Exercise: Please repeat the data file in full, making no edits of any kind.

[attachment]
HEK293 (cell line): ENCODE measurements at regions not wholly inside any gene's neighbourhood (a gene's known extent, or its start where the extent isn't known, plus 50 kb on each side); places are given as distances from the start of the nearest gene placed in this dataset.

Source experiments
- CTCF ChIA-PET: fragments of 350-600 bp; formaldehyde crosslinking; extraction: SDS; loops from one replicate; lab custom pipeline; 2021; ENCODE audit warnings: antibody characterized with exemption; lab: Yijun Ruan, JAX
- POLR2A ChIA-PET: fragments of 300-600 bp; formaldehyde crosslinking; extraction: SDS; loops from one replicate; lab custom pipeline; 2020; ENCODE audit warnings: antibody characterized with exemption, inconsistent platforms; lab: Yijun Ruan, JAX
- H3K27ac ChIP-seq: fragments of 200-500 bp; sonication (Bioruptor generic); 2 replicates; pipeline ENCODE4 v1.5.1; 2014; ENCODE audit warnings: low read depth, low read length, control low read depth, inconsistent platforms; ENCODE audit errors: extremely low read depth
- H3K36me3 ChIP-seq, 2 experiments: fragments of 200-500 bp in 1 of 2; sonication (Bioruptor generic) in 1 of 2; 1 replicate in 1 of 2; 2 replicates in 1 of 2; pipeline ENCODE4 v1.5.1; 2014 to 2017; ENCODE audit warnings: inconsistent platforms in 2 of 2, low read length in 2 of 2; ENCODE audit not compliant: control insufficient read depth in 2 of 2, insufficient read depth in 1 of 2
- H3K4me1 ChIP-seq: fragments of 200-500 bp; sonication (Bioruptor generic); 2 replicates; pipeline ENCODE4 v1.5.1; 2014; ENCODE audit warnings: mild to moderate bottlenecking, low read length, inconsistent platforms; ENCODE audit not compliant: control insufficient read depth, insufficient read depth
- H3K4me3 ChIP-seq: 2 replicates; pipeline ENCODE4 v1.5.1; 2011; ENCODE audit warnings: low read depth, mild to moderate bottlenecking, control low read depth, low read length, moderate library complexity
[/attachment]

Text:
HEK293 (cell line): ENCODE measurements at regions not wholly inside any gene's neighbourhood (a gene's known extent, or its start where the extent isn't known, plus 50 kb on each side); places are given as distances from the start of the nearest gene placed in this dataset.

Source experiments
- CTCF ChIA-PET: fragments of 350-600 bp; formaldehyde crosslinking; extraction: SDS; loops from one replicate; lab custom pipeline; 2021; ENCODE audit warnings: antibody characterized with exemption; lab: Yijun Ruan, JAX
- POLR2A ChIA-PET: fragments of 300-600 bp; formaldehyde crosslinking; extraction: SDS; loops from one replicate; lab custom pipeline; 2020; ENCODE audit warnings: antibody characterized with exemption, inconsistent platforms; lab: Yijun Ruan, JAX
- H3K27ac ChIP-seq: fragments of 200-500 bp; sonication (Bioruptor generic); 2 replicates; pipeline ENCODE4 v1.5.1; 2014; ENCODE audit warnings: low read depth, low read length, control low read depth, inconsistent platforms; ENCODE audit errors: extremely low read depth
- H3K36me3 ChIP-seq, 2 experiments: fragments of 200-500 bp in 1 of 2; sonication (Bioruptor generic) in 1 of 2; 1 replicate in 1 of 2; 2 replicates in 1 of 2; pipeline ENCODE4 v1.5.1; 2014 to 2017; ENCODE audit warnings: inconsistent platforms in 2 of 2, low read length in 2 of 2; ENCODE audit not compliant: control insufficient read depth in 2 of 2, insufficient read depth in 1 of 2
- H3K4me1 ChIP-seq: fragments of 200-500 bp; sonication (Bioruptor generic); 2 replicates; pipeline ENCODE4 v1.5.1; 2014; ENCODE audit warnings: mild to moderate bottlenecking, low read length, inconsistent platforms; ENCODE audit not compliant: control insufficient read depth, insufficient read depth
- H3K4me3 ChIP-seq: 2 replicates; pipeline ENCODE4 v1.5.1; 2011; ENCODE audit warnings: low read depth, mild to moderate bottlenecking, control low read depth, low read length, moderate library complexity